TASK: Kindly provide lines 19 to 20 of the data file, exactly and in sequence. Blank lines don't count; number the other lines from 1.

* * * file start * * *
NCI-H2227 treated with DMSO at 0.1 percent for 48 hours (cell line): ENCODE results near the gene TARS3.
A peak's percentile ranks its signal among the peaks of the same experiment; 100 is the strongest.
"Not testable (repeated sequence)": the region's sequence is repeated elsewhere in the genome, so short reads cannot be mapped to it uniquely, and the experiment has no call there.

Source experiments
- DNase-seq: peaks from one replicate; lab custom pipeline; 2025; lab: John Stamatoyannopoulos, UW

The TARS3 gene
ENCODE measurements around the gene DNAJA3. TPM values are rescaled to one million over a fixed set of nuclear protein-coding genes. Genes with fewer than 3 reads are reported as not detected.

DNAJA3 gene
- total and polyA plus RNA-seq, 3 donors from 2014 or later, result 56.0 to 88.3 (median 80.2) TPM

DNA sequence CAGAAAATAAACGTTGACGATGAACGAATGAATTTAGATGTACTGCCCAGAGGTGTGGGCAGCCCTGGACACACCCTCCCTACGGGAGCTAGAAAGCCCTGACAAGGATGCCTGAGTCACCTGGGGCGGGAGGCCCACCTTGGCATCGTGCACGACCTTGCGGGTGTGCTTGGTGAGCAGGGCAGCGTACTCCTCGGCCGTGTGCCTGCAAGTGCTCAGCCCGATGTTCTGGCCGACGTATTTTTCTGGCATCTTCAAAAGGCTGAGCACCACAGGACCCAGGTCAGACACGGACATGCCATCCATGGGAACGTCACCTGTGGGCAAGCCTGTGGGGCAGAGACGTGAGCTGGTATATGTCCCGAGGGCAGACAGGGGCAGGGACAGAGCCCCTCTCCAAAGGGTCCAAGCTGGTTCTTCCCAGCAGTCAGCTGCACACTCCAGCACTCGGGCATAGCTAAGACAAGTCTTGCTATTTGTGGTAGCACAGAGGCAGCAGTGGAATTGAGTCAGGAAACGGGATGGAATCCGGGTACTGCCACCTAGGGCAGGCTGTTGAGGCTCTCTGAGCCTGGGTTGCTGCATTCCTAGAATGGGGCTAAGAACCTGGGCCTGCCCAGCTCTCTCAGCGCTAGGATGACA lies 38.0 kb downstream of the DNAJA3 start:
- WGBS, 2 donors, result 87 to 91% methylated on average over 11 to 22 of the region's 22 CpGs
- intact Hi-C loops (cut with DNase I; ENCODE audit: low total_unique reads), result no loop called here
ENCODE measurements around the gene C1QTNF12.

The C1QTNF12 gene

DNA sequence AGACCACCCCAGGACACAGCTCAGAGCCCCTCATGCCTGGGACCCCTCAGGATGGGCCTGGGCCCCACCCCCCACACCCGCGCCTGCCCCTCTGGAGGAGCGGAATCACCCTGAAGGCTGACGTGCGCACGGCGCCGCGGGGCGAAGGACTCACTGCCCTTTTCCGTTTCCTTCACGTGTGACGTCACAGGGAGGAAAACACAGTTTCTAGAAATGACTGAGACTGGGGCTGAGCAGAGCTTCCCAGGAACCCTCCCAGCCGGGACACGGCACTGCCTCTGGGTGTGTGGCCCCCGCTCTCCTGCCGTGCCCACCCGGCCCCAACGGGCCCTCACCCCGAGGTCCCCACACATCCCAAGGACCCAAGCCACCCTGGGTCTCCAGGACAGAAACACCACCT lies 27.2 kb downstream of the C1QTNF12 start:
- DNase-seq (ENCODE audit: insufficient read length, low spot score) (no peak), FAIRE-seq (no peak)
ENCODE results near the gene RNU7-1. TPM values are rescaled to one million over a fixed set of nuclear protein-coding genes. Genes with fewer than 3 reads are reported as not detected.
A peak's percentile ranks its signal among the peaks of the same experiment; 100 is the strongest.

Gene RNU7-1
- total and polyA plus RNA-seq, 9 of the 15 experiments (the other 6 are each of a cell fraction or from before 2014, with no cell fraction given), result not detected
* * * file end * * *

Gene RNU7-1
- total and polyA plus RNA-seq, 9 of the 15 experiments (the other 6 are each of a cell fraction or from before 2014, with no cell fraction given), result not detected